The volume of exchange-traded funds (ETFs) has been steadily moving up since the beginning of the year, on higher participation from retail and high net worth investors (HNIs), though the rise has been less spectacular than for actively traded funds.
ETFs are passive funds which track the performance of an index on a real-time basis. These charge lower fund management fees than other actively managed equity products and enjoy higher liquidity. They can be bought and sold on a stock exchange, like shares.
While assets of actively managed funds are up 15 per cent in the past six months, ETFs have seen a nine per cent rise, both on the back of a rise in the markets and higher retail participation. The assets under management touched Rs 7,322 crore in June, up from Rs 6,702 crore in December 2014. While ETFs are less than five per cent of the product category, sector officials said there were indications of rising interest.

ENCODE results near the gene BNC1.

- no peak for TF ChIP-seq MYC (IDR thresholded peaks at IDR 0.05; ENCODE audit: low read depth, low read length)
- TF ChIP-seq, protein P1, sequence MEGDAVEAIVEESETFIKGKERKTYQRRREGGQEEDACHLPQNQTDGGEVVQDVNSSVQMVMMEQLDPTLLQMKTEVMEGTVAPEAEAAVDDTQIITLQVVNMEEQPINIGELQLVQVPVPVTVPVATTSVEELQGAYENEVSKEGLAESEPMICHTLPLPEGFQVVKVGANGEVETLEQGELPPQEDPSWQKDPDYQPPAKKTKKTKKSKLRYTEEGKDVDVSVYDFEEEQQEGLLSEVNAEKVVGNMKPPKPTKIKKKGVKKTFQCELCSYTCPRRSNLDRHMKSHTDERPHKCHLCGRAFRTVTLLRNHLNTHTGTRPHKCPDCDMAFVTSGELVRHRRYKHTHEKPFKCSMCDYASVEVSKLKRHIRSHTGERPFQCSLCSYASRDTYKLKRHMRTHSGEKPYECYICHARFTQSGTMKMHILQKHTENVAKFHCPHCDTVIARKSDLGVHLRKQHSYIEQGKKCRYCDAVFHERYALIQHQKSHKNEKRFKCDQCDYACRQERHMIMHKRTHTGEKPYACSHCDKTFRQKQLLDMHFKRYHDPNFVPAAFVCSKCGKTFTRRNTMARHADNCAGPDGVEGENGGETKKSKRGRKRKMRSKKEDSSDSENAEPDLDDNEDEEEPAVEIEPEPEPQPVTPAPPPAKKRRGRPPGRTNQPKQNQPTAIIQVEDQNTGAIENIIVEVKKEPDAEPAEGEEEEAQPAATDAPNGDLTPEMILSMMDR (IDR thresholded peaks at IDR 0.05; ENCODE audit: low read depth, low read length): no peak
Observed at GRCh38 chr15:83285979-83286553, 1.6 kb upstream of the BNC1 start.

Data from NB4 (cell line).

Other than retail and HNI participants, institutional investors have also been actively participating in these, due to their management fees. “A large portion of the money is also coming from insurance companies, investing mainly in banking ETFs,” said Vikaas M Sachdeva, chief executive, Edelweiss Mutual Fund.
By Insurance Regulation and Development Authority of India rules, no insurance company is allowed to invest in funds where the expense ratio is above 49 basis points (bps). That of most ETFs is capped at 49 bps, sector officials said. The average expense ratio of an ETF is 30-40 bps.
Interestingly, the pick-up in passively managed ETFs comes even as actively managed ones have beaten their benchmarks. U K Sinha, chairman of the Securities and Exchange Board of India, said at a recent event that 93 per cent of actively managed funds’ assets had given higher than benchmark returns over the past three years.
WHY ETFs ARE ON THE RISE
- Actively managed funds have beaten benchmarks
- But expense ratios are lower for ETFs
- Many institutions prefer taking equity exposure through passive funds
- They believe it reduces performance risk
- Assets have risen around 9 per cent in the first half of the year